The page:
Henri Bergson

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HENRI BERGSON
History of Ideas

2012
To: Sir Asad Shahzad
10/21/2012

GROUP MEMBERS:
* AMMARAH MASROOR-12779
* ASFIA AZIZ-12718
* SYEDA AREEBA TARIQ-13055
SUBMITTED TO: SIR ASAD SHAHZAD
DATE: 21/OCT/2012

TOPIC| PAGE|
Henri Bergson - Introduction| 2|
Bergson’s Intuition| 3|
Intuition: Definition, Explanation, A small practice that led to Intuition| 4| Example, Sinking into Intuition, Explanation| 5| Another Example, Explanation, Intuition as Philosophical Method| 6| Intuition as Philosophical Method| 7|

Bergson’s Time and Free Will| 8|
TABLE OF CONTENTS:
Time and Free Will: Space| 9|
Time| 10|
Past and Present| 11| Free Will and Determinism| 12| Bergson’s Creative Evolution| 15|
Meaning of Evolution| 16|
Creative Evolution: Definition, Essence of Life, Élan Vital, Book| 18| Comparison between Darwin’s Theory of Mechanical Evolution and Bergson’s Theory of Creative Evolution| 19| Critics| 22|

References| 23|

HENRI BERGSON:
Introduction:
Henri Bergson (1859–1941) was one of the most famous and influential French philosophers of the late 19th century-early 20th century. Bergson was born in Paris on October 18, 1859; he was the second of seven children of a Polish Father and English mother; both of his parents were Jewish. Bergson was a notably exceptional pupil throughout his childhood. Like his German contemporary, Edmund Husserl, Bergson's original training was in mathematics. Although his international fame reached cult-like heights during his lifetime, his influence decreased notably after the Second World War While such French thinkers as Merleau-Ponty, Sartre, and Levinas explicitly acknowledged his influence on their thought, it is generally agreed that it was Gilles Deleuze's 1966 Bergsonism that marked the reawakening of interest in Bergson's work. Deleuze realized that Bergson's most enduring contribution to philosophical thinking is his concept of multiplicity. Bergson's concept of multiplicity attempts to unify in a consistent way two contradictory features: heterogeneity and continuity. Many philosophers today thinks that this concept of multiplicity, despite its difficulty, is revolutionary. It is revolutionary because it opens the way to a reconception of community. (www.plato.stanford.edu)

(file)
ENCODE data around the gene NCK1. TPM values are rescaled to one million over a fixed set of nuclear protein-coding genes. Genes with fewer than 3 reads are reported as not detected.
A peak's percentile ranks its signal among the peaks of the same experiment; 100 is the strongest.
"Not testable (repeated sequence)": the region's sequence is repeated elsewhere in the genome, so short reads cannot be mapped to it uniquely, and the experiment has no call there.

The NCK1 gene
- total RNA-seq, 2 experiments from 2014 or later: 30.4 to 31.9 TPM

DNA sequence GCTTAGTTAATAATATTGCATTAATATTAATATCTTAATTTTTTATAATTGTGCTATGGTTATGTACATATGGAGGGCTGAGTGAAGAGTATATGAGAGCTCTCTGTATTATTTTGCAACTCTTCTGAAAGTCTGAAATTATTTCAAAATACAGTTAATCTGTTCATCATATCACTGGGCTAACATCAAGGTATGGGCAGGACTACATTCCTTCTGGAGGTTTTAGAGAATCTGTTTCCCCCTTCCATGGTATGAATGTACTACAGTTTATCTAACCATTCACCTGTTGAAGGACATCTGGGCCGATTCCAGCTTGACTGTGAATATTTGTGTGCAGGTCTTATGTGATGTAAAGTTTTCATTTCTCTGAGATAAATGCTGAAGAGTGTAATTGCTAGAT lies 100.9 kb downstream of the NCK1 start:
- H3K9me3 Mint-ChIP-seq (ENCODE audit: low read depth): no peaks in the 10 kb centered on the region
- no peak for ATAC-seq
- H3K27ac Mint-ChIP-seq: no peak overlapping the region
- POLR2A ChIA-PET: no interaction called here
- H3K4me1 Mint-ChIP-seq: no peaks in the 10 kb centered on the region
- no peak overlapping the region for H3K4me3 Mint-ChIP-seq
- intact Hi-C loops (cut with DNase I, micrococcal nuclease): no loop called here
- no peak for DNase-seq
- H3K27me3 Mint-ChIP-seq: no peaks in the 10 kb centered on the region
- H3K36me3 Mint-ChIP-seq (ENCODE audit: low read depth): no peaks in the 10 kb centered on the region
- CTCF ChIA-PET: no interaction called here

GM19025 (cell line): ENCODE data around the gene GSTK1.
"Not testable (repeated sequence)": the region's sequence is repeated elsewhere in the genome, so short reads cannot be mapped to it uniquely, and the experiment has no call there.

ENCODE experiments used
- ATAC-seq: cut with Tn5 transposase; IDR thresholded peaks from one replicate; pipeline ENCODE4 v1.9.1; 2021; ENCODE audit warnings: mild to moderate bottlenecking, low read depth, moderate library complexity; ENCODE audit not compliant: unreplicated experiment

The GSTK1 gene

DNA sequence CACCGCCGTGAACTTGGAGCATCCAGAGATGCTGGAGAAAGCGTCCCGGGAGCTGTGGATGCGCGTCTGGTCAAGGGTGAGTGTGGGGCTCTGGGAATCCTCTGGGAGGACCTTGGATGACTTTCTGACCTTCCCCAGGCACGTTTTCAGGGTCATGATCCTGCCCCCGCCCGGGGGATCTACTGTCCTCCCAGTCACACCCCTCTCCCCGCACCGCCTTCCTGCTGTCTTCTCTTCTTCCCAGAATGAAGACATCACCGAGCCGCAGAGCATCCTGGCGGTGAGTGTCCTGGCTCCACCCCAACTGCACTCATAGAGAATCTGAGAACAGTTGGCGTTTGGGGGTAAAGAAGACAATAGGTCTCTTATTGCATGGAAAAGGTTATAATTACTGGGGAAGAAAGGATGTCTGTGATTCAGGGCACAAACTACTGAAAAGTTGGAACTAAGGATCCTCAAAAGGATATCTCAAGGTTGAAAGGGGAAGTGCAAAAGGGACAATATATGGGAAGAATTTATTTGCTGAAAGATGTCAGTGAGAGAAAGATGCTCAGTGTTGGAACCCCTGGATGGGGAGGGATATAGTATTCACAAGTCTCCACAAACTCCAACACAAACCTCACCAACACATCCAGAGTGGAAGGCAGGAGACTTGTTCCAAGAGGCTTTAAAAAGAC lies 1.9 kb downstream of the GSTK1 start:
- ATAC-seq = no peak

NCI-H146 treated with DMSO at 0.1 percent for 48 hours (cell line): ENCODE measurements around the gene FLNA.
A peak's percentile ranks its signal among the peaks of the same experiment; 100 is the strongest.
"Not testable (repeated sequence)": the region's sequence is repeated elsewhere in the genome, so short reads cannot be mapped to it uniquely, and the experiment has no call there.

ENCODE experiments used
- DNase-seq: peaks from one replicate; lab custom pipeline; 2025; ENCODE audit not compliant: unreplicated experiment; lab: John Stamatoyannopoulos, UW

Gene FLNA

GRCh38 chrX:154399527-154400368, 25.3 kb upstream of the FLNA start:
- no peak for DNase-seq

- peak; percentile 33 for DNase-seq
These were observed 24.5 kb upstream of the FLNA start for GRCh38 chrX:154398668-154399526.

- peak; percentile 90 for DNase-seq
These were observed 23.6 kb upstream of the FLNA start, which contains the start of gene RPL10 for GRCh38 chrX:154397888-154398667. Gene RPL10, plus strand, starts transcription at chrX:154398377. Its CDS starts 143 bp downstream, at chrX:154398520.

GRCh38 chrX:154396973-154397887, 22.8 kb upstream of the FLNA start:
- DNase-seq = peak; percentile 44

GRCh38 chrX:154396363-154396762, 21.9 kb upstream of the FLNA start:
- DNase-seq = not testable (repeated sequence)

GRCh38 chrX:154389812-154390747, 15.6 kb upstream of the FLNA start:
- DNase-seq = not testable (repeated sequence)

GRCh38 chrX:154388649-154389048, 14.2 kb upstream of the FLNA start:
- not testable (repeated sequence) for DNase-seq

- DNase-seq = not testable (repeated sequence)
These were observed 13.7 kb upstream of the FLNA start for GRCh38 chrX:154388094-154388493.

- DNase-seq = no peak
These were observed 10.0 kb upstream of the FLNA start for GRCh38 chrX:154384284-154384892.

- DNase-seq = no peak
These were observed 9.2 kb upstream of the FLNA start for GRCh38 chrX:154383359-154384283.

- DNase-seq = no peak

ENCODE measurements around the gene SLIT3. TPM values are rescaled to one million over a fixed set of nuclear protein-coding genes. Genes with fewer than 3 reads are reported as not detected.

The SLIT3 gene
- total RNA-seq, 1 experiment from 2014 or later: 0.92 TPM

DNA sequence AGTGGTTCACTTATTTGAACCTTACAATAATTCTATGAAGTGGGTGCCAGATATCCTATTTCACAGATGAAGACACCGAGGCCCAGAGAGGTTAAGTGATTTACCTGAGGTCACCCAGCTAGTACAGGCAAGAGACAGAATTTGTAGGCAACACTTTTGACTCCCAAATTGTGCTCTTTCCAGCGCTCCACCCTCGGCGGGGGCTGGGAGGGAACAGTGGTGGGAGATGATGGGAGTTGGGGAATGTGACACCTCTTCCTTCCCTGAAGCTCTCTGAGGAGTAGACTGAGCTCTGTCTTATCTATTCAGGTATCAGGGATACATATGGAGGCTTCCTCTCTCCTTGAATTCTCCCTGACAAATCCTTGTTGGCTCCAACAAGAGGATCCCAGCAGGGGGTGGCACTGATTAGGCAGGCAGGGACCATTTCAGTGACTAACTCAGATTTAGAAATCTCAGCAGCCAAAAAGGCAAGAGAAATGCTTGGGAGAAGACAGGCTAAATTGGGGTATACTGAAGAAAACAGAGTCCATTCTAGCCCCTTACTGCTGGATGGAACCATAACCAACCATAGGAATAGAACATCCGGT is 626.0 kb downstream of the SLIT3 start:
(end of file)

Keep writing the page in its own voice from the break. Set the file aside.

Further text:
BERGSON’S INTUITION

BY: SYEDA AREEBA TARIQ

HENRI BERGSON:
He wrote a book ‘THE CREATIVE MIND’ in 1946. This book is an introduction to metaphysics which consist of collection of essays and lectures concerning the nature of intuition, explaining how intuition can be used as a philosophical method. Metaphysics is the branch of philosophy in which the nature of being and world is taken into context. Whereas, two important questions are answered 1.what is there? And 2.what is it like? I would be explaining what intuition according to Bergson is and why it is called philosophical method. INTUITION:

DEFINITION OF INTUITION:
* An immediate cognition of object not inferred or determined by a previous cognition of the same object. * Untaught pure knowledge.
EXPLANATION:
Philosophical definition of intuition says that it is an immediate process of knowing of some object not by reasoning or analyzing the previous knowing of the same object. It is therefore, said to be pure or untaught knowledge that one acquires at an instant. ACCORDING TO BERGSON:

According to Henry Bergson intuition is described as a method of 'thinking in duration' which reflects the continuous flow of reality. A SMALL PRACTICE THAT LED TO INTUITION:
Once he was rolling and unrolling thread and said that this represent man’s sense of mortality and the continual gain of new memory; a spectrum of a thousand shades with a current of feeling running through them, collecting and retaining them,...
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